Note: Do not use a “class” release with a list of participants who sign the list. There may be some misunderstanding as to what the participant is signing and a possible allegation of “peer pressure” to sign.

    2. Include the time, location and description of the activity in the release. Be very descriptive. For example, if the activity involves two or more locations, write down each location such as “the Getty Museum in Los Angeles and Angel Stadium in Anaheim.” If the event consists of two or more activities, include each activity such as “swimming, biking and mountain climbing.” Providing more details allows participants to better understand the risks involved and provides additional protection to a campus. Ideally, participants should sign separate releases for each event, but they may sign a single release for multiple events over a period of time as long as each event is mentioned and described in the release.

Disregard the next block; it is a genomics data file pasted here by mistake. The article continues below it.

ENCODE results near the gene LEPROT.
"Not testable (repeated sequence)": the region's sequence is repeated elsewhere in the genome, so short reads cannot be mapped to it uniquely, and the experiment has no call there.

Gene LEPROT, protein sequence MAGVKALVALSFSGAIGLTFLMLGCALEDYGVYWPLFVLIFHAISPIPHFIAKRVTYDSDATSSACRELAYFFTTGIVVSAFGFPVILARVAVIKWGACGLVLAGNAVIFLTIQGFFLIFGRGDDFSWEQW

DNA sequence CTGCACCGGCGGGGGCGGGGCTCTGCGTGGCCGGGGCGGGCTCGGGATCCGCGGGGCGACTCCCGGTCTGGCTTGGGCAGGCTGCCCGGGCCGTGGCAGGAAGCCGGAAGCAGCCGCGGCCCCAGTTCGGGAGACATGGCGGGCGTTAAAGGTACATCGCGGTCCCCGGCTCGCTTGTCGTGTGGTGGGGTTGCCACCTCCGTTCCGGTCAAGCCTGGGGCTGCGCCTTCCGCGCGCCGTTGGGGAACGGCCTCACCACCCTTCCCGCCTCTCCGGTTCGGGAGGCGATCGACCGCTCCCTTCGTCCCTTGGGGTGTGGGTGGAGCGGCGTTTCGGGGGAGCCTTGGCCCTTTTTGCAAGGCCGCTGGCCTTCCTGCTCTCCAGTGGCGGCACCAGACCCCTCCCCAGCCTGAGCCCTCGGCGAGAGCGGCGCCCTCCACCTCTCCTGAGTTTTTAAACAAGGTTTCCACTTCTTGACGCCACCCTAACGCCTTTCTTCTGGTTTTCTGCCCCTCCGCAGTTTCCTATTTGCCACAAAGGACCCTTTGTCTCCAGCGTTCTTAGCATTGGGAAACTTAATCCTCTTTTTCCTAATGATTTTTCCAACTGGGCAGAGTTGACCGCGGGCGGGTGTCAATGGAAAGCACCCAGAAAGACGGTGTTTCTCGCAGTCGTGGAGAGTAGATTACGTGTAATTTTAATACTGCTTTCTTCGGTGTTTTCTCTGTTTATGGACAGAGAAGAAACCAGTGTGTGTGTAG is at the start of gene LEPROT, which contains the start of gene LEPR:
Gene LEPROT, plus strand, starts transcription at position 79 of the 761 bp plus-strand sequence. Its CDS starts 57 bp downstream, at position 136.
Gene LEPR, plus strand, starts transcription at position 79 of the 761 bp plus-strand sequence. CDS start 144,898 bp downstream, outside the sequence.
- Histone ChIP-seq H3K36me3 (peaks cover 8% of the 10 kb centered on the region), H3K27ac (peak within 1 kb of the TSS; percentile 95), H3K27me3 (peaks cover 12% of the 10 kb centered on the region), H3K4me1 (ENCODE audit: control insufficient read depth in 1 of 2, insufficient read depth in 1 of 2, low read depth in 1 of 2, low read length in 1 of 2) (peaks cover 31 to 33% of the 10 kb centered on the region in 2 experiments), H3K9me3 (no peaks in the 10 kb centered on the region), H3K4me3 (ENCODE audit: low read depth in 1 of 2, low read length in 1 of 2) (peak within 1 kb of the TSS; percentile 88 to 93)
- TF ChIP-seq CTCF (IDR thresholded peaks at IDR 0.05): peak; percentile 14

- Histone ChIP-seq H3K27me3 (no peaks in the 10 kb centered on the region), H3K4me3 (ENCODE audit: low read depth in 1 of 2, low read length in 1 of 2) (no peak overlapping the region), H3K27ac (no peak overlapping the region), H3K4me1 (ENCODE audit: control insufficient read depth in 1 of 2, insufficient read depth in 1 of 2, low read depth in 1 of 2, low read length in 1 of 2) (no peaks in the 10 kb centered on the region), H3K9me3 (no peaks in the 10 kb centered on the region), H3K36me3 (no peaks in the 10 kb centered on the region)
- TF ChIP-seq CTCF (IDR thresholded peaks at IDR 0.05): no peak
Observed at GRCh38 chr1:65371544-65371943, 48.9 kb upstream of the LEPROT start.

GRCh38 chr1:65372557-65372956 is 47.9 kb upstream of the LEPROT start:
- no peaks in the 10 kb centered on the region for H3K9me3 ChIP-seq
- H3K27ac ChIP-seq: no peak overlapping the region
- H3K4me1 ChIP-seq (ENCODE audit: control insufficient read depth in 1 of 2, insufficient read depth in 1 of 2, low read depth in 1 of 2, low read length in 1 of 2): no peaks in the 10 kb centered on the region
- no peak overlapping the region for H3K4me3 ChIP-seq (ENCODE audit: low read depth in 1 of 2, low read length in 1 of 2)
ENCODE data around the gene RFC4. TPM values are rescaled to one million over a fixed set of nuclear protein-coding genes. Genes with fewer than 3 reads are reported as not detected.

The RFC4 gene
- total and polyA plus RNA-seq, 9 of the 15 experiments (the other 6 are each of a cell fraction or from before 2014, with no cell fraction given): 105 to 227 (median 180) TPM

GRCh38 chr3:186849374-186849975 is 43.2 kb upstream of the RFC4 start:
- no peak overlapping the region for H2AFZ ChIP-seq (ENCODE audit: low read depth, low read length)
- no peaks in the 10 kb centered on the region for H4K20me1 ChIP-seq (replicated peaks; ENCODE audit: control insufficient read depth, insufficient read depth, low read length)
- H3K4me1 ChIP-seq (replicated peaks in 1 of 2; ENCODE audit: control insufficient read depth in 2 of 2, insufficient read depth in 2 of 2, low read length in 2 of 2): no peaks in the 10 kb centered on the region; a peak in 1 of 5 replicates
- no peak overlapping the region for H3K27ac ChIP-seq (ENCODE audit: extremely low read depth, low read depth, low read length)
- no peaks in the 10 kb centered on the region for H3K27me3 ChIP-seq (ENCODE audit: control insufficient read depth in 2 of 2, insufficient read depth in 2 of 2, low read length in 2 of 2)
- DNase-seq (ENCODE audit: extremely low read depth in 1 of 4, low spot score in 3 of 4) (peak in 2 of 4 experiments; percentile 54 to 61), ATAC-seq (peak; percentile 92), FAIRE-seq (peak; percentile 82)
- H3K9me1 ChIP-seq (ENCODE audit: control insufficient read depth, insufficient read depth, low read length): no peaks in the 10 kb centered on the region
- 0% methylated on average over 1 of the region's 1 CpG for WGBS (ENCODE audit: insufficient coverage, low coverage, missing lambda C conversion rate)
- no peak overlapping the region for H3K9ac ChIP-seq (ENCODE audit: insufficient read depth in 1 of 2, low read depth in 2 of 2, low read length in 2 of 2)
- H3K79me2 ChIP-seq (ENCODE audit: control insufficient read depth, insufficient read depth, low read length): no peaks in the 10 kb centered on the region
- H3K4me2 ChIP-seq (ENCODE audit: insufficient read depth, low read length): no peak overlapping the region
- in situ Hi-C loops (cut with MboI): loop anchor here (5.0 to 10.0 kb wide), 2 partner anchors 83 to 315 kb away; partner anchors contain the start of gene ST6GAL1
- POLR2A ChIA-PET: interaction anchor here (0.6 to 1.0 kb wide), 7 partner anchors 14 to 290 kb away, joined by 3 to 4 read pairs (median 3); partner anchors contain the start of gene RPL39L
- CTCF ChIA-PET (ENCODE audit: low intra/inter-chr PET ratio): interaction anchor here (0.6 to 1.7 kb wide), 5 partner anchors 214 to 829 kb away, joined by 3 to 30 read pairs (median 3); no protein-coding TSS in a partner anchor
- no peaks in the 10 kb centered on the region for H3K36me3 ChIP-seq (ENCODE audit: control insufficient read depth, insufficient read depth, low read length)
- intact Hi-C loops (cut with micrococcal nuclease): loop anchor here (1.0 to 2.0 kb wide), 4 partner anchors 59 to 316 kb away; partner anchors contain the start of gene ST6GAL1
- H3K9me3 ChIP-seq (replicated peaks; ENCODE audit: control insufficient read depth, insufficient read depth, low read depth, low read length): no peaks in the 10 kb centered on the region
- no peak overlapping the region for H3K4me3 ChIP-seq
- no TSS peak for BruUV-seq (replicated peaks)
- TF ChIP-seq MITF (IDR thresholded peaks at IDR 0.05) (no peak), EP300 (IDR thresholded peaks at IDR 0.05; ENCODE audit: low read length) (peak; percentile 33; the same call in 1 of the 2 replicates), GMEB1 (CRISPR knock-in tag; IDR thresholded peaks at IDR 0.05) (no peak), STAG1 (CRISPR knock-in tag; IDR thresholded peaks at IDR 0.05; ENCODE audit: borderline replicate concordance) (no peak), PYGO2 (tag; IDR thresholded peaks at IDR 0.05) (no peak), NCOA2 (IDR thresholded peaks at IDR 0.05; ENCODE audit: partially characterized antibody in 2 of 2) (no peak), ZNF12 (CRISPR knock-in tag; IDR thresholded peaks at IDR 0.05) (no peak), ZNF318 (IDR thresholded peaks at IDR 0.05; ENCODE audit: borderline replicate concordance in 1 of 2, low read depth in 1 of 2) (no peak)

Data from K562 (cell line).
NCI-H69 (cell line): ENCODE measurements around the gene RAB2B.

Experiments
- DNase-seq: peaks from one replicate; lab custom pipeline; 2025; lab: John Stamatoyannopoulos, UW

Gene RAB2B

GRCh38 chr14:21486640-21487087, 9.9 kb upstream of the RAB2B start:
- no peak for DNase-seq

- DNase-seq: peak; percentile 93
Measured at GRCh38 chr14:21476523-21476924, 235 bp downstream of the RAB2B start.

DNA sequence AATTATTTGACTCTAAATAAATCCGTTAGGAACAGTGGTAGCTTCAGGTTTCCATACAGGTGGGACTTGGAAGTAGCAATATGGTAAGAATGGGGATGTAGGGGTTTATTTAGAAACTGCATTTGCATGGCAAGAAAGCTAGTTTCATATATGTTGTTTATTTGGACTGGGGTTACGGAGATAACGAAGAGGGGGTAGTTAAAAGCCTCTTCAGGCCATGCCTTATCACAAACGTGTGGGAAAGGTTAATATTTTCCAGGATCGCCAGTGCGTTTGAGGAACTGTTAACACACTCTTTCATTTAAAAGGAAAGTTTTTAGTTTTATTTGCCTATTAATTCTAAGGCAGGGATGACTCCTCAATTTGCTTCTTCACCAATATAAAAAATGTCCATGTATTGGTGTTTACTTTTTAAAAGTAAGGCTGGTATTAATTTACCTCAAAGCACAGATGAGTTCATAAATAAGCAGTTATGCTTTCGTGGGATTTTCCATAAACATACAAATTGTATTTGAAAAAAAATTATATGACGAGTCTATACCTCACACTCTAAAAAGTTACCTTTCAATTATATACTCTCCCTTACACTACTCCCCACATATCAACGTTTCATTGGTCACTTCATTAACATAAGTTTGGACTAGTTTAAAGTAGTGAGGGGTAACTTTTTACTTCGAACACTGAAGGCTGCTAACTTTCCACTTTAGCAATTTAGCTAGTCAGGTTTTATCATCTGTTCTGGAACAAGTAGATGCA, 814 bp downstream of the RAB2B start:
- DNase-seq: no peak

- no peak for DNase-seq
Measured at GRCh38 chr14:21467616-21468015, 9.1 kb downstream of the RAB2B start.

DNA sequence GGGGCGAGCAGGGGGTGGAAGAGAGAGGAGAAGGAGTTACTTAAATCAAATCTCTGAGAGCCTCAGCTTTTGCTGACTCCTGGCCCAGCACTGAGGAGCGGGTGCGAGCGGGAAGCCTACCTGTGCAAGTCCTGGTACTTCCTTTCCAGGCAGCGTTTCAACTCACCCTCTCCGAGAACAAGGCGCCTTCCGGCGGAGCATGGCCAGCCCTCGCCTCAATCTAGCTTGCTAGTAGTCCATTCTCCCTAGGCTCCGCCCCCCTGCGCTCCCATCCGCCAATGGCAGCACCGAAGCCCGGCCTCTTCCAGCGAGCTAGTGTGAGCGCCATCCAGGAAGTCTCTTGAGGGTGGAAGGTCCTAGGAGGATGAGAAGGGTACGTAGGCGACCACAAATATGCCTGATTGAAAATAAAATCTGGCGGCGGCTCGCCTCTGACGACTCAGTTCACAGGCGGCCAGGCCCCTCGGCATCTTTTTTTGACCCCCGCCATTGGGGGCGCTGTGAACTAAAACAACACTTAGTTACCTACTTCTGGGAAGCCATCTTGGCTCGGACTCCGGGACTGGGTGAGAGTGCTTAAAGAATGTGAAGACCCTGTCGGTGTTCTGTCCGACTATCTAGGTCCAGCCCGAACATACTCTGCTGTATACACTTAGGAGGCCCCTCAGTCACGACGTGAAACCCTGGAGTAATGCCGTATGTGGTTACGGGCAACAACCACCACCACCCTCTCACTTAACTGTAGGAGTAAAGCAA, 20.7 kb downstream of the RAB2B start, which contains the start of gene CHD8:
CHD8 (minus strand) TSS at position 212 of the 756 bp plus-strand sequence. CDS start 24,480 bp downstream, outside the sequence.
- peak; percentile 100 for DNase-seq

3. Do not change the format of the release in any way. Releases cannot be included as the “fine print” in a larger publication such as a brochure. They must be printed or viewed as a separate document. This separation makes it harder for participants to claim that they did not know what they were signing. If you believe a change is necessary, contact your campus University Counsel or Risk Manager prior to making the change. Only use the release on the Risk Management website to make sure you have the most recent one.